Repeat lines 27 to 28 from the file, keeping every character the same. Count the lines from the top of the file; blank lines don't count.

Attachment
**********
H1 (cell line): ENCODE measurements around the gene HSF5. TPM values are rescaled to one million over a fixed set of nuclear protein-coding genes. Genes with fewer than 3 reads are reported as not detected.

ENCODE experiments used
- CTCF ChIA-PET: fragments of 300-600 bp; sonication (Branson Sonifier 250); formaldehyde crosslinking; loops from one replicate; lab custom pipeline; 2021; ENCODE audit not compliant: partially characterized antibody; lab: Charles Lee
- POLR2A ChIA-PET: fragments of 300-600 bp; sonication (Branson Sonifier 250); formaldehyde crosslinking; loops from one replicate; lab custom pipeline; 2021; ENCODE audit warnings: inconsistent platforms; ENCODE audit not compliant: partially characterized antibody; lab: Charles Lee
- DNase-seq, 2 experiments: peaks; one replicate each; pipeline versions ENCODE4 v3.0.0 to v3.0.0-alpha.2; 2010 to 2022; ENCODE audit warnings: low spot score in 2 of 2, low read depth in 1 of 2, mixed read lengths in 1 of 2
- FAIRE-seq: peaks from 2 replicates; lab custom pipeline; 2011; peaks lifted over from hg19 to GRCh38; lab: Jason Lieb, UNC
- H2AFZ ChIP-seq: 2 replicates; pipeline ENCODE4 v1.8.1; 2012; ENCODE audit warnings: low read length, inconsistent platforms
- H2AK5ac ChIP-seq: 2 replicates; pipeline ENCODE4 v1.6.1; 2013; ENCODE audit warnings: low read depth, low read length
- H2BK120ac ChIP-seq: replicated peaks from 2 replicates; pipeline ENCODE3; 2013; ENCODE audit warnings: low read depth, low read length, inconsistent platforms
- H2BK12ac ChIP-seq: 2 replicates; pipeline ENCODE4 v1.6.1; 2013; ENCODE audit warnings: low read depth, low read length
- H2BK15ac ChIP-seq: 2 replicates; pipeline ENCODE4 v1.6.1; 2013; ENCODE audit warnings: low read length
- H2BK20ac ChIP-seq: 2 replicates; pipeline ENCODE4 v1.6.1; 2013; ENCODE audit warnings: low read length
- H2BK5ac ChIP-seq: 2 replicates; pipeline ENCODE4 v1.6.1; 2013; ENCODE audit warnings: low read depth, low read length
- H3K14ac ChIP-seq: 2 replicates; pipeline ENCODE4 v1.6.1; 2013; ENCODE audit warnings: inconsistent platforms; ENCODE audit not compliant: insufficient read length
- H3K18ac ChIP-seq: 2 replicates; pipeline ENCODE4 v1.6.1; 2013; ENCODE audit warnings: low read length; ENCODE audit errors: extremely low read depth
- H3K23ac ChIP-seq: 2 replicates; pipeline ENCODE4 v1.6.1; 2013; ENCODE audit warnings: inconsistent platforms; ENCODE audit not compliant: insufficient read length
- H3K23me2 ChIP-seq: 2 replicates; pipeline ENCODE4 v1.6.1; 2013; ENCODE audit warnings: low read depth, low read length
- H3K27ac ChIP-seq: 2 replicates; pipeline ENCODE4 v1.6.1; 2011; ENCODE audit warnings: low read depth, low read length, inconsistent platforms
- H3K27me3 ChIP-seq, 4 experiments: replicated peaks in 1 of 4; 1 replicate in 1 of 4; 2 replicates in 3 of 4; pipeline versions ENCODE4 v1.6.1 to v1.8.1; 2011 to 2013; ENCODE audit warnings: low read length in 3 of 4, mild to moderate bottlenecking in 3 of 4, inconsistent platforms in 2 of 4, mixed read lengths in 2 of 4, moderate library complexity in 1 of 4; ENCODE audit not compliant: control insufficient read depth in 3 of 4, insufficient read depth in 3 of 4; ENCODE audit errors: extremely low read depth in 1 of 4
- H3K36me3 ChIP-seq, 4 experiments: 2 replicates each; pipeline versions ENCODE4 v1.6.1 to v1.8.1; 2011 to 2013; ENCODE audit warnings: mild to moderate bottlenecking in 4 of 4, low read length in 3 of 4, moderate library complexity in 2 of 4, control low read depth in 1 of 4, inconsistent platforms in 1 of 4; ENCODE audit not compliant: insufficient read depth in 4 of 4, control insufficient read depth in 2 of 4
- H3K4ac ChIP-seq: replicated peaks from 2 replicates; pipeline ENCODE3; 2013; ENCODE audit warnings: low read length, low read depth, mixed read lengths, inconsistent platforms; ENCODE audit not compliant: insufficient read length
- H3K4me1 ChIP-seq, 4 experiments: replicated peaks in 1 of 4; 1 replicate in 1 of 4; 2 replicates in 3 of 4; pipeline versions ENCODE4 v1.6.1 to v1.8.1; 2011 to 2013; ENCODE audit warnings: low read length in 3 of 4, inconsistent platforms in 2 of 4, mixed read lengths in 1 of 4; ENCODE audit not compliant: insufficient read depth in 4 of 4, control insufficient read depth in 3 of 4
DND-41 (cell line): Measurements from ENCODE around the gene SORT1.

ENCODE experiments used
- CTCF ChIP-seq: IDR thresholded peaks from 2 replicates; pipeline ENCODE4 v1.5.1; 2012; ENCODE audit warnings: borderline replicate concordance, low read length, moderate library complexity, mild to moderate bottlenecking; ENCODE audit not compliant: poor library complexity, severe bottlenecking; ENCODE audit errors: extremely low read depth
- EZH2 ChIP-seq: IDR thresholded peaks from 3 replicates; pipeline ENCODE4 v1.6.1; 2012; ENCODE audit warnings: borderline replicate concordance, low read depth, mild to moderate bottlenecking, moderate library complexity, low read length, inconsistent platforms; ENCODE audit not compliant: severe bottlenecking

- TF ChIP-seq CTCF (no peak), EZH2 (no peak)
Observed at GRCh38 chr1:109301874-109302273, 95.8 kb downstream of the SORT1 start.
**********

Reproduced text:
- TF ChIP-seq CTCF (no peak), EZH2 (no peak)
Observed at GRCh38 chr1:109301874-109302273, 95.8 kb downstream of the SORT1 start.